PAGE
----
We have brought this topic to the lay public with some key interviews, especially the one with BBC Future in 2018 exploring why Alzheimer’s hits women harder than men. Finally, the acknowledgment of Antonella as Woman of the Year in Business in Switzerland in 2019 was for us the proof of the importance of our work.
All this was achieved with a nonprofit organization in which people work pro bono – the passion of our team and supporters is our greatest success.
Looking to the future, what are your plans and your hopes for WBP?
MTF: In the short term, we are very excited by our next forum, which will be a spectacular event featuring regulators, scientists, drug developers, and patients and caregivers.
Highlights of the Forum will include an opening given by the European Commissioner for Research, Youth and Innovation Mariya Gabriel and talks by Dr. Kaveeta Vasisht from the US Food and Drug Administration (FDA) Women’s Office, Dr. Neerja Chowdhary from the World Health Organization (WHO), Dr. Lisa Mosconi from Weill Cornell Medical College in New York, Dr. Louise Howard from King’s College London, and Dr. Londa Schiebiger from Gendered Innovations.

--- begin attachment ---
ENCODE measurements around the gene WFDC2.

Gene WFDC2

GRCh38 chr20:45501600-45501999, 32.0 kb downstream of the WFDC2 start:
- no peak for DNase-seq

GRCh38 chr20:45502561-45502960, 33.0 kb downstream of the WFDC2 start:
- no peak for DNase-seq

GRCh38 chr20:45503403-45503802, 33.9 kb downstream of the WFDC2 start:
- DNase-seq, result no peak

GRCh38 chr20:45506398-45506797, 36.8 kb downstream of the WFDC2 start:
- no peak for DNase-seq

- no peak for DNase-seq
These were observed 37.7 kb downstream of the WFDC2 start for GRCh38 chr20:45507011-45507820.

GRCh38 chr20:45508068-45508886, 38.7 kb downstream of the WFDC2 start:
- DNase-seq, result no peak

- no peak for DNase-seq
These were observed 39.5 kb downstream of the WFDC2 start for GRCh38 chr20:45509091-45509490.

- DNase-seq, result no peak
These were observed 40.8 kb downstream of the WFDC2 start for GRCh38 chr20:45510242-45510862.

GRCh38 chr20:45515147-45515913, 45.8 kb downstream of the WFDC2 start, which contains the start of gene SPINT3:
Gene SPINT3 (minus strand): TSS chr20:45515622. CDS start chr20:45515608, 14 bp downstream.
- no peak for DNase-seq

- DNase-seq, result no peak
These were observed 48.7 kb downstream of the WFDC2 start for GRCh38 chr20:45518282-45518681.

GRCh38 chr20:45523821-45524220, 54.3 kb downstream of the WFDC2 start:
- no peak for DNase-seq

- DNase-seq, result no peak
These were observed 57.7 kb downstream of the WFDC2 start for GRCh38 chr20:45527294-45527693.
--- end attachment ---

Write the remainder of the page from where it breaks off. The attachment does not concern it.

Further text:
During the Forum we will officially launch the Swiss edition of the Be Brain Powerful Campaign, which will be run by WBP in collaboration with UsagianstAlzheimer and we will announce the results of the first hackathon on the topic of sex differences in biomedical data.
That’s a remarkable gathering and an amazing hackathon!
MTF: In the long run, our dream is to create a research institute focused on sex and gender differences for precision medicine. We are starting to collect sponsors and investors for this, and we need all possible help. Our goal, and hope for the future, is to change the way we do medicine, and especially drug development and novel technologies, for the benefit of both men and women.
In the Featured Image: Forum Ambassador Fagun Thakrar interviewing Sophia the Humanoid Robot (2019 Forum) Source: WBP